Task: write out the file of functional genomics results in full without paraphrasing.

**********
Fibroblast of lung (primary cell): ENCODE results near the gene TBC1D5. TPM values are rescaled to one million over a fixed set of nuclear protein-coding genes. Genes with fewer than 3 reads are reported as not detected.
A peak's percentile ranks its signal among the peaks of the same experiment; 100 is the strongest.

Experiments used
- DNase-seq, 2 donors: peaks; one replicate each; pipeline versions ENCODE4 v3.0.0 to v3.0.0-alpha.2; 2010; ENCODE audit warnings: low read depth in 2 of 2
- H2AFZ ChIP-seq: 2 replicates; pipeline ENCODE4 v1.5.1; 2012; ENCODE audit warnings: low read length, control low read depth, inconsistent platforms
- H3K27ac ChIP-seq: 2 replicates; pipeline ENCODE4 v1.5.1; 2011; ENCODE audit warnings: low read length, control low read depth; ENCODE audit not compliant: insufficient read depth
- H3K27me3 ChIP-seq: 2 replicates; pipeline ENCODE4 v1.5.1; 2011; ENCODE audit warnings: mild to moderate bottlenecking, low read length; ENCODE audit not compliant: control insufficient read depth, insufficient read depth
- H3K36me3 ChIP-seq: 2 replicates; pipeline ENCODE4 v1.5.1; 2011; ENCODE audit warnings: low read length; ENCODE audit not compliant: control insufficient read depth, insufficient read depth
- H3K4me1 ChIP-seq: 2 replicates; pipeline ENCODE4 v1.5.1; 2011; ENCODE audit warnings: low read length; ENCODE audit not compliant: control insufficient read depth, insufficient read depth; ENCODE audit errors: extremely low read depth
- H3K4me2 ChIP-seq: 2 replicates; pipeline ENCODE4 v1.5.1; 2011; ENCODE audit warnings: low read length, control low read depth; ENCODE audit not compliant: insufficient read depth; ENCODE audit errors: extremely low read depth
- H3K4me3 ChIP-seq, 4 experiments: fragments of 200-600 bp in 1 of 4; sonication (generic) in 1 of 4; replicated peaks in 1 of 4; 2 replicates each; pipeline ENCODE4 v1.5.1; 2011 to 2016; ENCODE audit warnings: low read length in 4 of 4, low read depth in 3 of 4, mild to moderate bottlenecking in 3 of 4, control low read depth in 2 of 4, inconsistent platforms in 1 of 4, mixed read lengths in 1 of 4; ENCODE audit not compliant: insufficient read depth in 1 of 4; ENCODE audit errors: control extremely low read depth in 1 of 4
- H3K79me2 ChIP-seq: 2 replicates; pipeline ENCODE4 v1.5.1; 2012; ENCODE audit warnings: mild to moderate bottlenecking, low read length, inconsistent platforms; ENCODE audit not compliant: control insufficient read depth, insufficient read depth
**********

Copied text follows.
Fibroblast of lung (primary cell): ENCODE results near the gene TBC1D5. TPM values are rescaled to one million over a fixed set of nuclear protein-coding genes. Genes with fewer than 3 reads are reported as not detected.
A peak's percentile ranks its signal among the peaks of the same experiment; 100 is the strongest.

Experiments used
- DNase-seq, 2 donors: peaks; one replicate each; pipeline versions ENCODE4 v3.0.0 to v3.0.0-alpha.2; 2010; ENCODE audit warnings: low read depth in 2 of 2
- H2AFZ ChIP-seq: 2 replicates; pipeline ENCODE4 v1.5.1; 2012; ENCODE audit warnings: low read length, control low read depth, inconsistent platforms
- H3K27ac ChIP-seq: 2 replicates; pipeline ENCODE4 v1.5.1; 2011; ENCODE audit warnings: low read length, control low read depth; ENCODE audit not compliant: insufficient read depth
- H3K27me3 ChIP-seq: 2 replicates; pipeline ENCODE4 v1.5.1; 2011; ENCODE audit warnings: mild to moderate bottlenecking, low read length; ENCODE audit not compliant: control insufficient read depth, insufficient read depth
- H3K36me3 ChIP-seq: 2 replicates; pipeline ENCODE4 v1.5.1; 2011; ENCODE audit warnings: low read length; ENCODE audit not compliant: control insufficient read depth, insufficient read depth
- H3K4me1 ChIP-seq: 2 replicates; pipeline ENCODE4 v1.5.1; 2011; ENCODE audit warnings: low read length; ENCODE audit not compliant: control insufficient read depth, insufficient read depth; ENCODE audit errors: extremely low read depth
- H3K4me2 ChIP-seq: 2 replicates; pipeline ENCODE4 v1.5.1; 2011; ENCODE audit warnings: low read length, control low read depth; ENCODE audit not compliant: insufficient read depth; ENCODE audit errors: extremely low read depth
- H3K4me3 ChIP-seq, 4 experiments: fragments of 200-600 bp in 1 of 4; sonication (generic) in 1 of 4; replicated peaks in 1 of 4; 2 replicates each; pipeline ENCODE4 v1.5.1; 2011 to 2016; ENCODE audit warnings: low read length in 4 of 4, low read depth in 3 of 4, mild to moderate bottlenecking in 3 of 4, control low read depth in 2 of 4, inconsistent platforms in 1 of 4, mixed read lengths in 1 of 4; ENCODE audit not compliant: insufficient read depth in 1 of 4; ENCODE audit errors: control extremely low read depth in 1 of 4
- H3K79me2 ChIP-seq: 2 replicates; pipeline ENCODE4 v1.5.1; 2012; ENCODE audit warnings: mild to moderate bottlenecking, low read length, inconsistent platforms; ENCODE audit not compliant: control insufficient read depth, insufficient read depth